And you really can't go wrong with the local schools anywhere up and down the bay area. I live in Palo Alto right now and if my family didn't live there, I'd entertain moving to the USD school district area based on how impressed I am with this district.
Also, a lot can change in a school based on the staff, principal, or clientele. A good school can struggle with the wrong principal (and we do rotate around a good bit - our school life span is usually 1-5 years). Sometimes, a few poor hires can cause a huge disruption at a school. The opposite (of having teachers who are veteran staff members and disengaged) can also be problematic. These changes can happen overnight at a school. Generally speaking, choosing an area where the schools are good, the neighborhood is safe, and there are supports (friends/playgrounds/work) nearby is the best advice I can give.
Because at the end of the day, the difference for your student at Carlton vs Blossom Hill may be minimal or dependent on something you couldn't have planned for (such as a bully in their classroom or a teacher our on maternity leave).
And thanks again for the email. Time for parking lot duty!
My goal in my communication with this parent was to hopefully help guide the thought process behind one of the biggest decisions they'll make over the next few years. The choice of where to plant roots directly leads into which school your student will one day attend.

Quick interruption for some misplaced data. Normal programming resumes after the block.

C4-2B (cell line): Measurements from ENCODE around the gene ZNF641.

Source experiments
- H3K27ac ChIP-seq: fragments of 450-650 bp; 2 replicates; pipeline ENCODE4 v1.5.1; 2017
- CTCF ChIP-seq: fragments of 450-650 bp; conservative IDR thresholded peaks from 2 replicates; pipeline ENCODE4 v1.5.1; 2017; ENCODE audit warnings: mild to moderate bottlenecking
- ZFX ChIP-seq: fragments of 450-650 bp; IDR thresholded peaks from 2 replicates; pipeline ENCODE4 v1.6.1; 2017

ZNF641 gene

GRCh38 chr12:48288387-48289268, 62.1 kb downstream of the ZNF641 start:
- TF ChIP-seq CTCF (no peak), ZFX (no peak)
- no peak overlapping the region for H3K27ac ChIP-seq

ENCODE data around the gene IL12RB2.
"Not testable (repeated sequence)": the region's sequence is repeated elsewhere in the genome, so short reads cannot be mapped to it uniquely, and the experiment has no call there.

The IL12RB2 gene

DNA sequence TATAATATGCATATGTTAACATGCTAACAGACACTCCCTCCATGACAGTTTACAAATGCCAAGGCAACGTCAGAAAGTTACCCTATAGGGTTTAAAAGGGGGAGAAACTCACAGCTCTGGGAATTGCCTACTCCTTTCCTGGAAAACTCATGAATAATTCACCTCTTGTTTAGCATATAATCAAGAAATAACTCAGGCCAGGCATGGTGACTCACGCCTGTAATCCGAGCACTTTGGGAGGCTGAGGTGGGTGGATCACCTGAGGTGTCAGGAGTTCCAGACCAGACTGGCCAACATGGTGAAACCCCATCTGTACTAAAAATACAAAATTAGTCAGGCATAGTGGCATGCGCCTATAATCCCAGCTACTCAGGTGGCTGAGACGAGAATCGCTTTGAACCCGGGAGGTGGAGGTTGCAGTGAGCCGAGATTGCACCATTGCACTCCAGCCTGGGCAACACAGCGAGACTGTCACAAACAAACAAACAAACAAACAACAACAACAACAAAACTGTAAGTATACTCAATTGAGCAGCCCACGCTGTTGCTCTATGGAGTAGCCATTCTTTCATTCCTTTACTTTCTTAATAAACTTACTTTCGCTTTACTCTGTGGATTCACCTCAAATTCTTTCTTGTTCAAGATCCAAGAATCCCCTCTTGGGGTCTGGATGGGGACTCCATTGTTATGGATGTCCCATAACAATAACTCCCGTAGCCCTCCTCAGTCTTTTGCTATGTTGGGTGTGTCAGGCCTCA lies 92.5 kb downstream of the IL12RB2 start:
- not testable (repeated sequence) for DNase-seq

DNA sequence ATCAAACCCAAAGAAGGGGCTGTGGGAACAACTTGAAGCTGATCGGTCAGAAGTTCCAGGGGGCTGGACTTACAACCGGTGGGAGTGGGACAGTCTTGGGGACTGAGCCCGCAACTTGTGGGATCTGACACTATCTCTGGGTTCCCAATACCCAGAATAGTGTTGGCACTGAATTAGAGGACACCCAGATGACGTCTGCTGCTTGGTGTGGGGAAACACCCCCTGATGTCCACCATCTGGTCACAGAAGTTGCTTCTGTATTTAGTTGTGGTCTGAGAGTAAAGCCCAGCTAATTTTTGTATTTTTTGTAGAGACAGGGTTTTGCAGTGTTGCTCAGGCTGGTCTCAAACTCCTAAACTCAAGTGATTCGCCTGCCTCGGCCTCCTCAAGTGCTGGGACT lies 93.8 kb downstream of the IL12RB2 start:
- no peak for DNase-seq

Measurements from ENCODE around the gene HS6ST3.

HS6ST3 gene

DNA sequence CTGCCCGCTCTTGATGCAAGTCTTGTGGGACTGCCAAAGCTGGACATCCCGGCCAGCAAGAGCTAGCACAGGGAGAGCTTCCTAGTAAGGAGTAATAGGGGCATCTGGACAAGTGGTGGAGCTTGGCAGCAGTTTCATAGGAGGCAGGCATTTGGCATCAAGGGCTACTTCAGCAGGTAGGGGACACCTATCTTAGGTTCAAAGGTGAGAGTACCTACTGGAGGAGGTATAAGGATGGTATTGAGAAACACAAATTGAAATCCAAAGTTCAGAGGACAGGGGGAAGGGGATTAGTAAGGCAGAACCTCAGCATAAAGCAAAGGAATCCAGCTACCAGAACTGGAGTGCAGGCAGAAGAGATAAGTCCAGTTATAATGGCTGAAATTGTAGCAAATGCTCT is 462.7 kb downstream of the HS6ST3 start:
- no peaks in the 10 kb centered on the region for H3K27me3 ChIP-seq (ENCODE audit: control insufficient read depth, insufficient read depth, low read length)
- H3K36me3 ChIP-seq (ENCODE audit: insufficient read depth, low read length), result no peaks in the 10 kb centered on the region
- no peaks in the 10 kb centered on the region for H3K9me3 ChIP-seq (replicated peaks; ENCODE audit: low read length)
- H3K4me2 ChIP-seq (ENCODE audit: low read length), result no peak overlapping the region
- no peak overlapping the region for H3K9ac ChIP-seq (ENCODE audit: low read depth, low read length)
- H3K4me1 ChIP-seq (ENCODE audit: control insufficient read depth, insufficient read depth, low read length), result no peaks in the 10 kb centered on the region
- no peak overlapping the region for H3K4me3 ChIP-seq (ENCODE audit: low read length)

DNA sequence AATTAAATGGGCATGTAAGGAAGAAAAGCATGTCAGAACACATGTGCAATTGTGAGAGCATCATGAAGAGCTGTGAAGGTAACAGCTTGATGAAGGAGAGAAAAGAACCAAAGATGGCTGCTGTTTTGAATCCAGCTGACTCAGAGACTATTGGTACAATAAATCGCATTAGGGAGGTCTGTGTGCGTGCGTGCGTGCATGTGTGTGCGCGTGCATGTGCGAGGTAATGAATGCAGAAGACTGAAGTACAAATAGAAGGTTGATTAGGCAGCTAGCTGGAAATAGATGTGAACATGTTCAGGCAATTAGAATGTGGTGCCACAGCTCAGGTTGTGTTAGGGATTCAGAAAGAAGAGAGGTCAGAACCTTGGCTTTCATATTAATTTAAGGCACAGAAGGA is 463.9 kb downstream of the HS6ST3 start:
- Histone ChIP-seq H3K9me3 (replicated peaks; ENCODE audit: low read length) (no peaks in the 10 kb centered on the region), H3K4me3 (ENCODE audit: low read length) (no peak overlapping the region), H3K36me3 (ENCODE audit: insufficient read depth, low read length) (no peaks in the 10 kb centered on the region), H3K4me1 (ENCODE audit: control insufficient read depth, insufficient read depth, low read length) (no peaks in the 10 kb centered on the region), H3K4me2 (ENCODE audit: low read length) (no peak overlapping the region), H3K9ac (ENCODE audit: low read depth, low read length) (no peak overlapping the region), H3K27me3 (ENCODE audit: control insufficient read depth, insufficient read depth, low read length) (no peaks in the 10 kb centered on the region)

Truthfully, for the strong majority of the students at any school, they will be more than fine. In fact, they'll thrive at any school in either district. Instead of trying to figure out the differences between a Fisher and a Union, I would instead suggest looking at what community you want to live in, where can you best afford a house that best suits your family and finances, and which area is closer and more convenient to your work to give you the most time not on the road but instead at your house with your family. These should be the big determining factors for any family because between the Los Gatos Elementary School District and the Union School District, you can't go wrong.
And if you join the Union School District, I'm excited to meet you at our incoming 6th grade parent night in May prior to the start of your student's school year. We will take great care of them.